Every third Thursday at the Nelson-Atkins Museum of Art there is a monthly ritual of food, drinks and music. However, when it comes to predicting exactly what to expect from Third Thursdays, there is no clear answer. As vendor Amanda O’Shaughnessy describes it, “Every third Thursday there’s something.” That “something” is dependent on the particular month. This month, Third Thursday was not a disappointment.
Right next to the Nelson-Atkins’ monumental shuttlecock sculpture and around the unnecessarily large pond were well over 10 food trucks containing every kind of food one could imagine. From Cuban cuisine to hotdogs, ice cream and multiple kinds of tacos, these trucks were overflowing with foods waiting to be eaten.
In addition to the food, there were lawn games – slightly intoxicated patrons seemed to favor the bean bag toss in particular. For those who sought a more adventurous activity, there were giant plastic bubble balls event-goers could crawl inside. Once in the bubble, the participant would run full-force at someone else in a different bubble. The outcome of this bubble duel, as one would expect, does not typically vary.
Whether Third Thursdayers were tossing beanbags or frolicking in enormous bubbles, they had incredible live music to accompany them. After the National Anthem was performed by the Heartland Men’s Chorus, the energetic DJ Joe turned over the mic to an up-and-coming local band, Outsides. Typically playing tunes along the same beat as modern day alterative, The band immediately captured the attention of the crowd with their synth-filled, upbeat pop sound.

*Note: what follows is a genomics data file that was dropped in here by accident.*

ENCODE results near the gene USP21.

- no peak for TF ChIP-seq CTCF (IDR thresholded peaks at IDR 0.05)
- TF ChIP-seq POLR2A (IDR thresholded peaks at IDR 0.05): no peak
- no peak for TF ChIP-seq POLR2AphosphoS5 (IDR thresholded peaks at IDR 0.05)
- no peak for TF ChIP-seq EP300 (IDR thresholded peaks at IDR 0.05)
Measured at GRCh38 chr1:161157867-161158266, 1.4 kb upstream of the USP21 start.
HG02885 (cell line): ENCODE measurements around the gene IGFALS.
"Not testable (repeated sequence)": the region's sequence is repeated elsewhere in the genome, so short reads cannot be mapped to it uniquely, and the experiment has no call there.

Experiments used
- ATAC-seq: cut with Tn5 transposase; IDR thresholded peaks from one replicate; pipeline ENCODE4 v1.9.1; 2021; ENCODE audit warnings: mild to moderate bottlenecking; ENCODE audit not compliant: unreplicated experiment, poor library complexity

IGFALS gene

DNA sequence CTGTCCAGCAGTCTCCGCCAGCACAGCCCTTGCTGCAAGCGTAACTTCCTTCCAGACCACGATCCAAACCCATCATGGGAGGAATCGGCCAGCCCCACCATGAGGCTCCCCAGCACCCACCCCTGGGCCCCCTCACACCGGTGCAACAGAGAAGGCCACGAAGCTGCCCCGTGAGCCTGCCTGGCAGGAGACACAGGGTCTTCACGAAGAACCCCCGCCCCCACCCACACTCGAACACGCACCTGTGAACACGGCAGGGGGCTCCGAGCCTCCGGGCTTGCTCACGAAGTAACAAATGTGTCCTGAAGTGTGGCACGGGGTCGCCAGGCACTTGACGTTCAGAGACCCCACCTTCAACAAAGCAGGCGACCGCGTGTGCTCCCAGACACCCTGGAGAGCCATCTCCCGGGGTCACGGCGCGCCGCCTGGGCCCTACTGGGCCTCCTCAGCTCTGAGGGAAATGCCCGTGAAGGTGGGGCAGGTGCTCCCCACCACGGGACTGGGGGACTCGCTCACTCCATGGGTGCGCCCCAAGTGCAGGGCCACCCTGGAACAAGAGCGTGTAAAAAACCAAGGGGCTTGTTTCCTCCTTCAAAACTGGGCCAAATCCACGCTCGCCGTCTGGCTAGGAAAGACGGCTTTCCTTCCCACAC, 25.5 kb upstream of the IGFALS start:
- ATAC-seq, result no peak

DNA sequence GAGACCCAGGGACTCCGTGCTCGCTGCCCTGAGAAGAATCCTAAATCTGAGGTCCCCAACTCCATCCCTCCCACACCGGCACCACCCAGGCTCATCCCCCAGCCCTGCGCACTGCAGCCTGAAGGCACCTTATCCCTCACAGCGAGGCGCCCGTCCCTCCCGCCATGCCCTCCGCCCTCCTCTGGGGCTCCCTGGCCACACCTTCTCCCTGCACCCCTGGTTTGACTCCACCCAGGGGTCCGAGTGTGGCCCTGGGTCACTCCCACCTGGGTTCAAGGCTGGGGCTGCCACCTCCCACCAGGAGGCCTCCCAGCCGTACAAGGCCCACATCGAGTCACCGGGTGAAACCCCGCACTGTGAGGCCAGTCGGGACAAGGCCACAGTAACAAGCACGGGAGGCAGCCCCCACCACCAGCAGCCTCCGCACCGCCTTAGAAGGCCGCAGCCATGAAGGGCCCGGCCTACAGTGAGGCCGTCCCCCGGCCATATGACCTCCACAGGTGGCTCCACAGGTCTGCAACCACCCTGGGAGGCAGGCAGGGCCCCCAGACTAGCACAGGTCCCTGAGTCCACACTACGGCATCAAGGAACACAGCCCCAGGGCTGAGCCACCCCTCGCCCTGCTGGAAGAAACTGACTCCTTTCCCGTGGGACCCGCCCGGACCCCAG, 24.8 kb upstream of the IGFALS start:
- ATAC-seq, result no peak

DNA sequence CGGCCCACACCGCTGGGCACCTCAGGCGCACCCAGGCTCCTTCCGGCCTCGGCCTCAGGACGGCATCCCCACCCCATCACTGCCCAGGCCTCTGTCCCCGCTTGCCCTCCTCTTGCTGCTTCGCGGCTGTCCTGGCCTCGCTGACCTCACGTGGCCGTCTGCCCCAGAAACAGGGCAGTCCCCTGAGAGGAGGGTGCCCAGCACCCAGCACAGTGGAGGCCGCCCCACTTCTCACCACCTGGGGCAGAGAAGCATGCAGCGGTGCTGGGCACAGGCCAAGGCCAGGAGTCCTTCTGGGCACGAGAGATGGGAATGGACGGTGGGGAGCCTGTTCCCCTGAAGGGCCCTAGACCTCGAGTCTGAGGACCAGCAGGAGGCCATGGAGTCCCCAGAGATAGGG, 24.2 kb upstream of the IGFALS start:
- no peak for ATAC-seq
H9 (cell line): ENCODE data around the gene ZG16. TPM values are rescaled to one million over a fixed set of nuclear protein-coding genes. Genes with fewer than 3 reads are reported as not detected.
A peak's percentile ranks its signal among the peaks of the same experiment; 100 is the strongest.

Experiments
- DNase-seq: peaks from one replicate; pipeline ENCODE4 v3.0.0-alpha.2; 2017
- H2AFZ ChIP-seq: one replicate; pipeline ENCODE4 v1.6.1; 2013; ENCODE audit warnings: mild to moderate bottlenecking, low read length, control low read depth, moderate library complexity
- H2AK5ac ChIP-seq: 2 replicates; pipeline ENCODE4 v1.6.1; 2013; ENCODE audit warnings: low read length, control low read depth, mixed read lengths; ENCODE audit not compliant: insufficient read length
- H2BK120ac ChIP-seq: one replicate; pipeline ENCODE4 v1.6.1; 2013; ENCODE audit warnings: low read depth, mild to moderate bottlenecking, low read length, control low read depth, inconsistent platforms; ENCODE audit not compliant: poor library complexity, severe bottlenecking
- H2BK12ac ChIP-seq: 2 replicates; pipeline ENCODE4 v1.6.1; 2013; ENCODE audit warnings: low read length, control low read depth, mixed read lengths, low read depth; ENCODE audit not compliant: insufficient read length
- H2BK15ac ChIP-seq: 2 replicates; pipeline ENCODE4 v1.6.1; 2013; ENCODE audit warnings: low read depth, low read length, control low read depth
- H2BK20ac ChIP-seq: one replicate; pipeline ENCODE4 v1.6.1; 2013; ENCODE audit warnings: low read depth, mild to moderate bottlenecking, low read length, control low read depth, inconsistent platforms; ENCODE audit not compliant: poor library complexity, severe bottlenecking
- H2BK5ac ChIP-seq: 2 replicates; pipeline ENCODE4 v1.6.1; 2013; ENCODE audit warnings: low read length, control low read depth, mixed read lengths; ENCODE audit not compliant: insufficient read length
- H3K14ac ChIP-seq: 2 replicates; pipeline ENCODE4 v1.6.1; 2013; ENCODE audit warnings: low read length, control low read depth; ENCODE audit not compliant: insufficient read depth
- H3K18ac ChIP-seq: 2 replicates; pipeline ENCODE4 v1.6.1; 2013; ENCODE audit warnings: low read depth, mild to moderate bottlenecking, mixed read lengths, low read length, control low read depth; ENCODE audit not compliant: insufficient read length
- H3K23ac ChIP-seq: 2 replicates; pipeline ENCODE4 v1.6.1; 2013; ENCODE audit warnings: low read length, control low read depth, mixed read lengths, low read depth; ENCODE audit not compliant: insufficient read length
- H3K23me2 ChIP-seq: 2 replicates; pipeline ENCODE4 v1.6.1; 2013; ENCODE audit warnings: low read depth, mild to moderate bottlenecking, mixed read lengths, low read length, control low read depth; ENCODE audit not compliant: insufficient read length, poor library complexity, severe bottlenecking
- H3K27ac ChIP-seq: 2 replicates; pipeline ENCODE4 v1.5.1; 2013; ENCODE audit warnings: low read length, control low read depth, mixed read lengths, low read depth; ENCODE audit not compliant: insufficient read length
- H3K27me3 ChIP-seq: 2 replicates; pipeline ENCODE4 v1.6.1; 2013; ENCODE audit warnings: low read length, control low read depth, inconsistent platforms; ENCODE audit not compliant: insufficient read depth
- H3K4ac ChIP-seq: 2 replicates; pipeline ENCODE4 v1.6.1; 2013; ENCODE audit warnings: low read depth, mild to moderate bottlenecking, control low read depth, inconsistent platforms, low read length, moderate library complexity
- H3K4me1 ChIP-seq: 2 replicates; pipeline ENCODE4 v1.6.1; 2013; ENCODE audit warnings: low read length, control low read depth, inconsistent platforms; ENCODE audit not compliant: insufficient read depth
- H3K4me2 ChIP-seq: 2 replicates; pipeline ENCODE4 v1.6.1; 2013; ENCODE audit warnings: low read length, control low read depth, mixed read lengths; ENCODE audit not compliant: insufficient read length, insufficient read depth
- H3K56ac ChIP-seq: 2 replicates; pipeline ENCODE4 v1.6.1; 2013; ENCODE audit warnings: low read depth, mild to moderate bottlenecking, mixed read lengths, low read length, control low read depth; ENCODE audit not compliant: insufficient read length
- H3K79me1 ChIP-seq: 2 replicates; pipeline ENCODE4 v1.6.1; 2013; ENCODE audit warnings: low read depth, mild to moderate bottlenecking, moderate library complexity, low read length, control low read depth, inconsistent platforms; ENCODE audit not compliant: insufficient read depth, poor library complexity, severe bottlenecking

The attendees of the September Third Thursday were abundant and indescribable. No two people were alike. People from all different walks of life came to the event dressed in everything from corsets to cowboy boots. If you were in sweatpants, you fit in. If you were dressed up in a little black dress and heels, you fit in just as well. What you came in didn’t matter, and why people came seemed to vary.
“I heard there was beer, drinks, and food,” UMKC Student Kayla Butler explained.
Butler came with a group of three of her friends, all of whom nodded their heads in agreement. Students not legally allowed to drink discussed coming for the live music and the eclectic menu. As Butler later mentioned, “Who doesn’t love a good food truck?”
Many local vendors attended the event as well. Directly inside the museum was a a vendor from Go Locl, promoting local food brands by giving out free samples. After trying all three, people were encouraged to pick their favorite and vote.
The Nelson-Atkins will host the next Third Thursday event, Night Circus, on Oct. 15.